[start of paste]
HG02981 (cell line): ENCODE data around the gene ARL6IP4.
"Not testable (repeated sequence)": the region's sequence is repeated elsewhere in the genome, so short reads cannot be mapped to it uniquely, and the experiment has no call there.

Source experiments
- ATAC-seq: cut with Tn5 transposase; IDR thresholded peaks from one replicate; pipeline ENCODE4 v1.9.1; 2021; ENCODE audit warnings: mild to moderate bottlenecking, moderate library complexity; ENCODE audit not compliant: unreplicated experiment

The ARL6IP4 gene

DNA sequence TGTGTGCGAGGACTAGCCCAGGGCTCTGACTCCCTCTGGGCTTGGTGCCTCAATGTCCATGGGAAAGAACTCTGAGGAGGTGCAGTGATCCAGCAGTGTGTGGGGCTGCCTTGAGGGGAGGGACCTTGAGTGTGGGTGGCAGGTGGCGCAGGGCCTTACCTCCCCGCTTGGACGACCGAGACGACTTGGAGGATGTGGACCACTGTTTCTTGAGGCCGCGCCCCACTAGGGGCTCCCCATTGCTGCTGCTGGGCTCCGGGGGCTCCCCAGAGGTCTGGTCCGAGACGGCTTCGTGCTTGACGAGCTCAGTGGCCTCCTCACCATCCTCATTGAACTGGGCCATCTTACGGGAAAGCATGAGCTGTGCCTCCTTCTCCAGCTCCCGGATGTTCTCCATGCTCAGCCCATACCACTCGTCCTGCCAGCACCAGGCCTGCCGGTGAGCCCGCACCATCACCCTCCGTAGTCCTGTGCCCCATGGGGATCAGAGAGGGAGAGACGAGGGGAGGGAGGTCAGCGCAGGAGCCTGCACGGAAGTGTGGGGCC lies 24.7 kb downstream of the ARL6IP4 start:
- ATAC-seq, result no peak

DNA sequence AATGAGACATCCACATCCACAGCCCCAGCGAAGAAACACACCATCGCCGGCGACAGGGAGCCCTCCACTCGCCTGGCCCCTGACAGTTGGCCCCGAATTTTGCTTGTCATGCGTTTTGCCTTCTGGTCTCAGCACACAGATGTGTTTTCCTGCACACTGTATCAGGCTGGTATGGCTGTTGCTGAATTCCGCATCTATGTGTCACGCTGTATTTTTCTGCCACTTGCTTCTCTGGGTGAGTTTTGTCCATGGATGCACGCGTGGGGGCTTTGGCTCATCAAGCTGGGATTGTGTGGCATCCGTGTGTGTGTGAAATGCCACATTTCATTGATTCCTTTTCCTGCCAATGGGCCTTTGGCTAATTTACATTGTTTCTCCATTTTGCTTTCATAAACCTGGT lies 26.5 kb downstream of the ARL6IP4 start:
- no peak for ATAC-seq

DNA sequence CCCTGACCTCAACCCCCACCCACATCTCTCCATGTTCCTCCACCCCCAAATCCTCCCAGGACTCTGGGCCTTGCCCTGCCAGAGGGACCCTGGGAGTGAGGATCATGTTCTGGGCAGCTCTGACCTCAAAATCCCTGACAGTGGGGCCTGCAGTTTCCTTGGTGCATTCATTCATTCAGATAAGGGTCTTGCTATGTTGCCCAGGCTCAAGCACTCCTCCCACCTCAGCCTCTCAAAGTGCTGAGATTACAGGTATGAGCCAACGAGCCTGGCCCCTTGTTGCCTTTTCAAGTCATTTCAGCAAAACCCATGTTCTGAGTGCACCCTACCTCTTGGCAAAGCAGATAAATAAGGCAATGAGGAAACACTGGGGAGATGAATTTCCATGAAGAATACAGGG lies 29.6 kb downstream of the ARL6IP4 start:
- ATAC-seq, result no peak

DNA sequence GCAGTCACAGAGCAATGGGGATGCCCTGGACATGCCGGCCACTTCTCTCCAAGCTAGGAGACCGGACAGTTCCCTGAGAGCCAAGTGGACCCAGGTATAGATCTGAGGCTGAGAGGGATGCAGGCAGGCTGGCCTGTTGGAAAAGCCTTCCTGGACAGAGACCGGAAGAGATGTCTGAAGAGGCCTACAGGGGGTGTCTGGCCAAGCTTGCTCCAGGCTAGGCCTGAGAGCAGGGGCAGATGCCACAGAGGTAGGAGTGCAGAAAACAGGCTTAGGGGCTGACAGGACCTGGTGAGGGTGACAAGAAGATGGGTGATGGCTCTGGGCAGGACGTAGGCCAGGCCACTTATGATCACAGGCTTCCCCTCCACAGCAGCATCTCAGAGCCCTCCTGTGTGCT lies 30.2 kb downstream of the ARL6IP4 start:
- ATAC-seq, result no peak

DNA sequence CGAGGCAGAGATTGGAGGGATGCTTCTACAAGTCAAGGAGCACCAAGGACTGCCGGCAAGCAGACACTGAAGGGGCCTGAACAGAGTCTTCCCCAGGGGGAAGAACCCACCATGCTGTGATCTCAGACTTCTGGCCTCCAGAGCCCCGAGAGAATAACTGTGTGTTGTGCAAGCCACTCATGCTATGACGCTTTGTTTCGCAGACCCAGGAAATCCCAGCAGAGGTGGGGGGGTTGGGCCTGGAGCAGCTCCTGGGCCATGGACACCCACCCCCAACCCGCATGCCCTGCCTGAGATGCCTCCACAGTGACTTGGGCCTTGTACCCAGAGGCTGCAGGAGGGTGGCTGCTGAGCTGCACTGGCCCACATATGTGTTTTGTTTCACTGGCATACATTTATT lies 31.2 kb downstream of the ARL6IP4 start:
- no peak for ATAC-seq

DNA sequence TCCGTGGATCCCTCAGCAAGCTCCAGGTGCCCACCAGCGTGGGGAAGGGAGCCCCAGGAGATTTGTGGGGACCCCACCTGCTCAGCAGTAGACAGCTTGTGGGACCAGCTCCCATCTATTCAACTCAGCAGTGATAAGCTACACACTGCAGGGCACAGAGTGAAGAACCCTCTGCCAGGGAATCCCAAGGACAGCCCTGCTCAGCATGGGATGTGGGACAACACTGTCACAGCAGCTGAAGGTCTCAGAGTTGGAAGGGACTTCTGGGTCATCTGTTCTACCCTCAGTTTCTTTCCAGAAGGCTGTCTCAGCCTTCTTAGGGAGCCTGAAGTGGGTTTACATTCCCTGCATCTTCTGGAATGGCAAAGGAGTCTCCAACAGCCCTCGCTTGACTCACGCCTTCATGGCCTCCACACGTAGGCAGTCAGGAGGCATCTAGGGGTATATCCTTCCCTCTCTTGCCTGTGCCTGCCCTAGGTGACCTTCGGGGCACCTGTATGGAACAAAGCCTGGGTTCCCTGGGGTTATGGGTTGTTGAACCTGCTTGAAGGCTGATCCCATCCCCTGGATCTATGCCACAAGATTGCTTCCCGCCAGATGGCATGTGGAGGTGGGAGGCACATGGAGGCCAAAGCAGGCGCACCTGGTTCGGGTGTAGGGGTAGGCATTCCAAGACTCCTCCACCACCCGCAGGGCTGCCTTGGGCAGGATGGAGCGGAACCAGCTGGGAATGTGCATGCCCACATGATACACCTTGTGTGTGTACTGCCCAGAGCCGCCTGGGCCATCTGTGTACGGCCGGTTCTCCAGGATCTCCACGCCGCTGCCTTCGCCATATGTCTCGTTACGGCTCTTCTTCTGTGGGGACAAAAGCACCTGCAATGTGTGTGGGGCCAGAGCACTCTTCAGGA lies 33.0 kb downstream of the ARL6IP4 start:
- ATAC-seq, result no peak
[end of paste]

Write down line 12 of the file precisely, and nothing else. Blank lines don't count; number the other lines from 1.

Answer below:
DNA sequence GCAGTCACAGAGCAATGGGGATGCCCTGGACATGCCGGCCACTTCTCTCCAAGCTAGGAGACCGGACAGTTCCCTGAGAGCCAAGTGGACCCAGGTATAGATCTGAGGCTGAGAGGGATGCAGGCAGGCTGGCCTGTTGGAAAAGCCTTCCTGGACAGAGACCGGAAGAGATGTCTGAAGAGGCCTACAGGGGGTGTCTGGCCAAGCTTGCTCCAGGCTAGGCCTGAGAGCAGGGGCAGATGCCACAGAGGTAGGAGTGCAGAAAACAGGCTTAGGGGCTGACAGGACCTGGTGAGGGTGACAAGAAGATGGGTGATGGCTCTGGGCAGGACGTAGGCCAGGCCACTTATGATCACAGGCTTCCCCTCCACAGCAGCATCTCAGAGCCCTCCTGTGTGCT lies 30.2 kb downstream of the ARL6IP4 start: